Cargill plant dispels 'pink goop' myth behind McDonald's McNuggets


That – above, the silly-putty-looking pink goop – is what has been rumored to be the main ingredient in McDonald's Chicken McNuggets.

Now National Public Radio reports McDonald's Canada responded to the widely-circulated "goop" photo by taking a film crew to Cargill's Ontario plant to reveal what really goes into the crispy nuggets.

"It's an image that often gets associated with McDonald's," Nicoletta Stefou, supply chain manager at McDonald's Canada, says in the YouTube video aimed at dispelling the pink goop myth."We don't know what it is or where it came from, but it has nothing to do with our chicken McNuggets."

The video shows that the chicken nugget-making process begins with, well, chicken.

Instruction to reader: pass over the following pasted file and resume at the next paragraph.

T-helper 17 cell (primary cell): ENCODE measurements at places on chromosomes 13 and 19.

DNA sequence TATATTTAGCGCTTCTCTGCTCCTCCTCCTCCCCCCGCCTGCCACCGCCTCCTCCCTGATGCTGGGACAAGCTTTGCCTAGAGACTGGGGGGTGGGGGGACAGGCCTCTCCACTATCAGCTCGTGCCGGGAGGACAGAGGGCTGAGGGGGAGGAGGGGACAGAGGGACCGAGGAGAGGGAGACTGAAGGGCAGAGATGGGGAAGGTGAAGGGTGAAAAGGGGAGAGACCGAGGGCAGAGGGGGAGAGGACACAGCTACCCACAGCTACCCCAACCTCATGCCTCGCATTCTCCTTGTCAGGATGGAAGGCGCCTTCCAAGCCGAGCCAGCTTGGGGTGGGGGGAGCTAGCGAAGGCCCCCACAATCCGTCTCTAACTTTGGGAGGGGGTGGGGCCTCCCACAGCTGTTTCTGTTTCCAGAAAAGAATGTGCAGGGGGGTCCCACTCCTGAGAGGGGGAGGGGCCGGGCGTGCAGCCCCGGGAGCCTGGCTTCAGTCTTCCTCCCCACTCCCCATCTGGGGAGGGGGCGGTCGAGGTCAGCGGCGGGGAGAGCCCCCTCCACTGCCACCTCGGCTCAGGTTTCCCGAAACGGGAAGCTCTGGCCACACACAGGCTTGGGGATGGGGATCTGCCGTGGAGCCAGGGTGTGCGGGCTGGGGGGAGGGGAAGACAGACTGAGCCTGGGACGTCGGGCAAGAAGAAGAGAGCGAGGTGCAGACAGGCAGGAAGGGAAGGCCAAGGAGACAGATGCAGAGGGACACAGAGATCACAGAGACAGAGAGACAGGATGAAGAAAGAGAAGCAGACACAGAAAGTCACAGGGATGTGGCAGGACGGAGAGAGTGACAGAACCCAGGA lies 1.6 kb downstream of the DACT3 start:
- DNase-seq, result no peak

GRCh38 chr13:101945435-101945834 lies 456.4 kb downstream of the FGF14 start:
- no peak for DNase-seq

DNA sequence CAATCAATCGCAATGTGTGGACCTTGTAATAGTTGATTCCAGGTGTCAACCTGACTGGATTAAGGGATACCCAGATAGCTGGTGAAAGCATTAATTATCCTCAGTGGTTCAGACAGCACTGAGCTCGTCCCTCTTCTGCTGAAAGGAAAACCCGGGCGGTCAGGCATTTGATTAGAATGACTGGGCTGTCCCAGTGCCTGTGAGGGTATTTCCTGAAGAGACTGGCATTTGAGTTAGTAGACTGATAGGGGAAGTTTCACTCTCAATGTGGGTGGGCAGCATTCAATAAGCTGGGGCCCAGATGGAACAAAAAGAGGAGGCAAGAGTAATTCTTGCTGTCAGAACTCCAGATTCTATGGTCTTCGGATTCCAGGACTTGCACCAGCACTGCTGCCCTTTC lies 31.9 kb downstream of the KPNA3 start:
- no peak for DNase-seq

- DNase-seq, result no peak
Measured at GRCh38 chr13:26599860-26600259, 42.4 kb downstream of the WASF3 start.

"The process starts with whole chickens," Jennifer Rabideau, product development scientist for Cargill Canada, explains. "We separate all of the chicken parts and set aside the chicken breast meat for chicken McNuggets."

From there, the chicken breasts are ground up and combined with seasoning and chicken skin. The mixture is formed into four nugget shapes – the bell, the ball, the bow tie and the boot (who knew?) – and battered twice. The nuggets are then frozen and packaged for shipping to McDonald's restaurants across Canada.

Although still not a particularly attractive process, the video puts some truth to McDonald's claim that their chicken McNuggets contain real chicken meat.

A small study of two fast-food chain chicken nuggets published in The American Journal of Medicine last year found that the nuggets were only about 50 percent meat – at best.

Cargill is an international company based in Wayzata, Minnesota.

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